The characteristics of fades are crucial for implementing the algorithms that control traffic switchover from a GW in outage to another. The operation involves higher layer network operations; hence, it is a good practice to design the diversity scheme in order to minimize the switching rate. Moreover, switching algorithms must be robust to short and intense signal fades that are more likely to occur at such high frequencies. Thresholding methods based on hysteresis are a simple solution that prevents from switching triggered by false alarms. The switchover will be carried out when signal attenuation across an operational link exceeds a certain value, namely a certain fade depth *D*. The statistics of events exceeding *D* can be calculated in several different ways. Here the distribution of the number of fades longer than *D* is calculated over an average year as generated by the MTS.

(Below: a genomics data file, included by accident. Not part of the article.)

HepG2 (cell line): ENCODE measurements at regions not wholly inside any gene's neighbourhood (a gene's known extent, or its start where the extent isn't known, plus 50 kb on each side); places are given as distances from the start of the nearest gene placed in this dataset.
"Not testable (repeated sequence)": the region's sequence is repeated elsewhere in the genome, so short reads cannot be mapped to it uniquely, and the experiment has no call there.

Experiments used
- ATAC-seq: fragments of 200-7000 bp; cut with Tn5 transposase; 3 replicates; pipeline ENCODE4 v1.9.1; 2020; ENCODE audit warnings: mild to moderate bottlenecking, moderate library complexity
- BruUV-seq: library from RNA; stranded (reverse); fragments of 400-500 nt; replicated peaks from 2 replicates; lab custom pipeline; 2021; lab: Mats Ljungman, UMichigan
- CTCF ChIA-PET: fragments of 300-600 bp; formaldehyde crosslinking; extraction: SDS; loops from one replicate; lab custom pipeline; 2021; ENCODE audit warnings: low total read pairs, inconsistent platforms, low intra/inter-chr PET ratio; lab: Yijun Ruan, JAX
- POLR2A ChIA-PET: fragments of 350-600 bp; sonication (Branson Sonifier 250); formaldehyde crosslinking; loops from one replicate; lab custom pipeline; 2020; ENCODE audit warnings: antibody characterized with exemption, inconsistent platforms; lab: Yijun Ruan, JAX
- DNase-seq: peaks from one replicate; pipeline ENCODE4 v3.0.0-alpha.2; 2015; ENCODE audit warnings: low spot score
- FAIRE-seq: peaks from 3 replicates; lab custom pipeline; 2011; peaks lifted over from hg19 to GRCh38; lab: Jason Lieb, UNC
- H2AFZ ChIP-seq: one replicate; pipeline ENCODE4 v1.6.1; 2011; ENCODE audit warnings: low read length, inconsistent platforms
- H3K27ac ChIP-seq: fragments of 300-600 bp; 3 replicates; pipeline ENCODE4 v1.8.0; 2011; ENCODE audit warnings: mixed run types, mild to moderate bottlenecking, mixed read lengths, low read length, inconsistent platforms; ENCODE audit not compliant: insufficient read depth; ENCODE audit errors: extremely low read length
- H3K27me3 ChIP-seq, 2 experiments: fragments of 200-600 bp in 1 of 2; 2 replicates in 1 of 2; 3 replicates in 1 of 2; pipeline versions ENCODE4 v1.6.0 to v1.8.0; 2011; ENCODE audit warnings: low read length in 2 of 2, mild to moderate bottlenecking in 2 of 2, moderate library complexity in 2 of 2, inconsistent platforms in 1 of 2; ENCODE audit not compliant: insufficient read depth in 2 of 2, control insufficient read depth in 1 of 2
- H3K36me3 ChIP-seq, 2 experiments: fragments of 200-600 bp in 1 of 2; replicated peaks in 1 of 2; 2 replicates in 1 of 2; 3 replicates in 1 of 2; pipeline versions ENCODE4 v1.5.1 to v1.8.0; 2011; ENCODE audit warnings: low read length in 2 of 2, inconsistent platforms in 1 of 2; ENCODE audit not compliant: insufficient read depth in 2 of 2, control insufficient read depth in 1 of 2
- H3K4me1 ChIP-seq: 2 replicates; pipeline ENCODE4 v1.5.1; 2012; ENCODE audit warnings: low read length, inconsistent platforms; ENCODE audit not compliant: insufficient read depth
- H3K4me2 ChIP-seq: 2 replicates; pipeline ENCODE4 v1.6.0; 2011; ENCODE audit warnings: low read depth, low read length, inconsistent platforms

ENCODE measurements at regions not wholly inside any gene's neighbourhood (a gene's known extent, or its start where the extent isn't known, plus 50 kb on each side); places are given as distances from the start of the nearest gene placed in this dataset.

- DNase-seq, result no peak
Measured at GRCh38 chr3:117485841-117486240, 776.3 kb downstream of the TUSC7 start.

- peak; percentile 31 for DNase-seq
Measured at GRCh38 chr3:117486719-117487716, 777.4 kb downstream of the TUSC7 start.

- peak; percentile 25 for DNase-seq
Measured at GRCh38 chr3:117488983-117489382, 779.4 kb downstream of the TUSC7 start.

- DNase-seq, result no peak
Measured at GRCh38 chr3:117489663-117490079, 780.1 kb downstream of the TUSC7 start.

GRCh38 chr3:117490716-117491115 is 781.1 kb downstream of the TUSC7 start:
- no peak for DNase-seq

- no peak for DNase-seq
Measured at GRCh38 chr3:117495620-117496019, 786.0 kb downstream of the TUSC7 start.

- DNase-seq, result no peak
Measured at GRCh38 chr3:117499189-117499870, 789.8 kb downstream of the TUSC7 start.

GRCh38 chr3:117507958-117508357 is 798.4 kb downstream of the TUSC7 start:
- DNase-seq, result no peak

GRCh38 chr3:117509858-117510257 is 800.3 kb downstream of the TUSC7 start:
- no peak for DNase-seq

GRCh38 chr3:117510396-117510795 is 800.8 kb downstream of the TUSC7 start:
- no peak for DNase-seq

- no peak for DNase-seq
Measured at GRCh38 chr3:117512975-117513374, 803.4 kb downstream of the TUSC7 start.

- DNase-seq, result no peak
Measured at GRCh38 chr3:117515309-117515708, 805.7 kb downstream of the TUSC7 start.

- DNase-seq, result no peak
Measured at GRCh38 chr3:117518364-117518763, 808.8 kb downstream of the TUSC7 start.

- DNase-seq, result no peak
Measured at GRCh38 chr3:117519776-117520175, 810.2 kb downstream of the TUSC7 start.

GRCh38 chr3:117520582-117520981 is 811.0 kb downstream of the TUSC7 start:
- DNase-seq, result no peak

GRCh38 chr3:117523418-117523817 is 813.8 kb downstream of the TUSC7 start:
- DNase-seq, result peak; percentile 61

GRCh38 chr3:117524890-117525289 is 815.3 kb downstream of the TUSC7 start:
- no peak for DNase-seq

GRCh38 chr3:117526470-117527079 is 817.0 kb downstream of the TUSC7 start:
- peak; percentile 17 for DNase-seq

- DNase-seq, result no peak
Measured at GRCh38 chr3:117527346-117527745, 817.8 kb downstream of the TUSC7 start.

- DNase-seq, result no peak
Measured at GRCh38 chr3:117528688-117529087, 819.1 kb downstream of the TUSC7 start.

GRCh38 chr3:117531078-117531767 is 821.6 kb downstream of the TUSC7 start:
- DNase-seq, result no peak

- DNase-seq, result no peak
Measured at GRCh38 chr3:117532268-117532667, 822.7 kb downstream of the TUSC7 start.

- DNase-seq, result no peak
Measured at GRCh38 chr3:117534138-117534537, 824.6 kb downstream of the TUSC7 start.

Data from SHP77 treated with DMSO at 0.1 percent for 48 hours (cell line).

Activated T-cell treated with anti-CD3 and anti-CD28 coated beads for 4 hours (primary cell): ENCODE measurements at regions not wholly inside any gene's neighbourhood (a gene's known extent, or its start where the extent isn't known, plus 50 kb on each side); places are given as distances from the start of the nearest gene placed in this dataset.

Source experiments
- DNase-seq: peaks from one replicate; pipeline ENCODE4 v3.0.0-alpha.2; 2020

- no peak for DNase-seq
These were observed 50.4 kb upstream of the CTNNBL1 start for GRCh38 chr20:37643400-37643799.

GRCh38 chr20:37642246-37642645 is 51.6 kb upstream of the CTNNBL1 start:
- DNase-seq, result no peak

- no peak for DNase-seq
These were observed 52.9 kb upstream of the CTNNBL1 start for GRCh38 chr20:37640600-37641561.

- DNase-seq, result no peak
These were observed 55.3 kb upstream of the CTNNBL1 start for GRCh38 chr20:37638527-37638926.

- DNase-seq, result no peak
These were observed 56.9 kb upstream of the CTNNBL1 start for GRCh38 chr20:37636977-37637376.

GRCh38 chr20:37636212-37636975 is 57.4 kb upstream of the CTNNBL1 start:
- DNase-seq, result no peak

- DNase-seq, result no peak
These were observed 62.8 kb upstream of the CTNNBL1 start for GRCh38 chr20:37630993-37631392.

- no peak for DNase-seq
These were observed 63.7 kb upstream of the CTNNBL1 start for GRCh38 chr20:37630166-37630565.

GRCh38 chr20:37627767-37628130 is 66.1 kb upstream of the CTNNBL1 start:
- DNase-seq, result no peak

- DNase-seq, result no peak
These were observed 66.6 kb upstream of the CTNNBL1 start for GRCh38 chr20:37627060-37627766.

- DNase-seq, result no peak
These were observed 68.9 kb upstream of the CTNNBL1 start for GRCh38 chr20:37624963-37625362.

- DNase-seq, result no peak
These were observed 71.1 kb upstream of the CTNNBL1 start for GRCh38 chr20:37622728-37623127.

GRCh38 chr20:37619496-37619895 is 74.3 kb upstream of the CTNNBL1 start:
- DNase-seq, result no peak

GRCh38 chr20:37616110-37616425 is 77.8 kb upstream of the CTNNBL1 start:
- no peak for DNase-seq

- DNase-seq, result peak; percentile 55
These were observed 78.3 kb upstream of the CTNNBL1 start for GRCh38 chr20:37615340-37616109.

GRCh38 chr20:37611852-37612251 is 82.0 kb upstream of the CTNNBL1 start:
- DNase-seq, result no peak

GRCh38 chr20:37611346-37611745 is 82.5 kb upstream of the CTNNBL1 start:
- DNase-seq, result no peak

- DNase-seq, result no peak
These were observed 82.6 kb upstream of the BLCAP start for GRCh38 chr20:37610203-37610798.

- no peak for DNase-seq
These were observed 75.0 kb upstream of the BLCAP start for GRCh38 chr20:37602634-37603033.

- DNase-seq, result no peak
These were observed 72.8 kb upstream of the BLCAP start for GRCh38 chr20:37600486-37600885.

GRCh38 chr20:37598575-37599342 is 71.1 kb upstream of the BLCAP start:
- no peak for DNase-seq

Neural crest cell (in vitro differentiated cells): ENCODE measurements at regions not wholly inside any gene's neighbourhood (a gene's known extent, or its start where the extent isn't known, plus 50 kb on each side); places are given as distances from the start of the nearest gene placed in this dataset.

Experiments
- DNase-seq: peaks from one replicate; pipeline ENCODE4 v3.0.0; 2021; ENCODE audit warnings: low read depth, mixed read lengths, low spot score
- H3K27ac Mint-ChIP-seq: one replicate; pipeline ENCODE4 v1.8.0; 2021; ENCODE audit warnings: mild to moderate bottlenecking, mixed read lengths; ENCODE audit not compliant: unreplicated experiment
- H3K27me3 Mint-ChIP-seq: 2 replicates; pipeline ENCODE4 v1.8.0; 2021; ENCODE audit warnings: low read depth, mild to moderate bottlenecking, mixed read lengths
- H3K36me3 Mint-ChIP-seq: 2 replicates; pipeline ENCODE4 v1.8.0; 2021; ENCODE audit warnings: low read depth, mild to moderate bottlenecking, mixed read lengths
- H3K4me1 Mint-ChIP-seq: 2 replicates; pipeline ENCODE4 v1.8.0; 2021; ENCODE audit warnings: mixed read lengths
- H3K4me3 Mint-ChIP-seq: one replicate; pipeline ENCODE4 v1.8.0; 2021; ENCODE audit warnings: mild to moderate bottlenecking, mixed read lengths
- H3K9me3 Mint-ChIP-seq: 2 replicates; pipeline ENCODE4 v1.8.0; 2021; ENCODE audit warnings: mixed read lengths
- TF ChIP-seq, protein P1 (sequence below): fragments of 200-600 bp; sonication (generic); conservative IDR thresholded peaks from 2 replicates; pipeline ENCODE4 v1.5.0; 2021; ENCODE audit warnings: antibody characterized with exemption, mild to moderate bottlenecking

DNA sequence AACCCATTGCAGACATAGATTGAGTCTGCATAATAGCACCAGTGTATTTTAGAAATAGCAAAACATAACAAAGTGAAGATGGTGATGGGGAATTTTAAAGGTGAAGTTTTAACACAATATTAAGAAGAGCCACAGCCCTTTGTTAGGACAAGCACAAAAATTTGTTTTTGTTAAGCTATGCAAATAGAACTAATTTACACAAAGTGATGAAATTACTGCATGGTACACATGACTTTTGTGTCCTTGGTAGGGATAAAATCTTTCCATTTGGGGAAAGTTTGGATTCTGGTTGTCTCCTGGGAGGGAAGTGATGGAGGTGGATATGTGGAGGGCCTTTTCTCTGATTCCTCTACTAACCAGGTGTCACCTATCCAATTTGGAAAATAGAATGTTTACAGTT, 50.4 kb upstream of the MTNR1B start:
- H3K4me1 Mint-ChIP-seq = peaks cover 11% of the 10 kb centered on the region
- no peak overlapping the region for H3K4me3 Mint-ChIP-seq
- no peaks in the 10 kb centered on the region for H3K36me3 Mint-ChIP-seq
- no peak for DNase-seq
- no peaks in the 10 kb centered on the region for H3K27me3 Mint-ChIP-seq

If we target a 99.9% availability, from **Figure 7**, the system margin against rain fades is 10.7 dB at V‐band, which means that a fade depth equal to (or greater than) 10.7 dB occurring at the same time across two links produces system outage. **Figure 8** shows the distribution of fade durations corresponding to a fade depth equal to 10.7 dB. A fade occurring across a certain link is counted only if it does not produce system outage. The curves of the individual links are similar to the ones obtained as if they were operating independently of each other (not shown here). If the curves were normalized to the total number of fades, they would be packed together. Indeed, it is known that the relative occurrence of fades of different duration is rather site independent, whereas the number of fades of a given duration obviously is not. Finally, the curve labelled “system” refers to the fades detected in the time series of attenuation built‐up considering the best nine links (assuming instantaneous switching).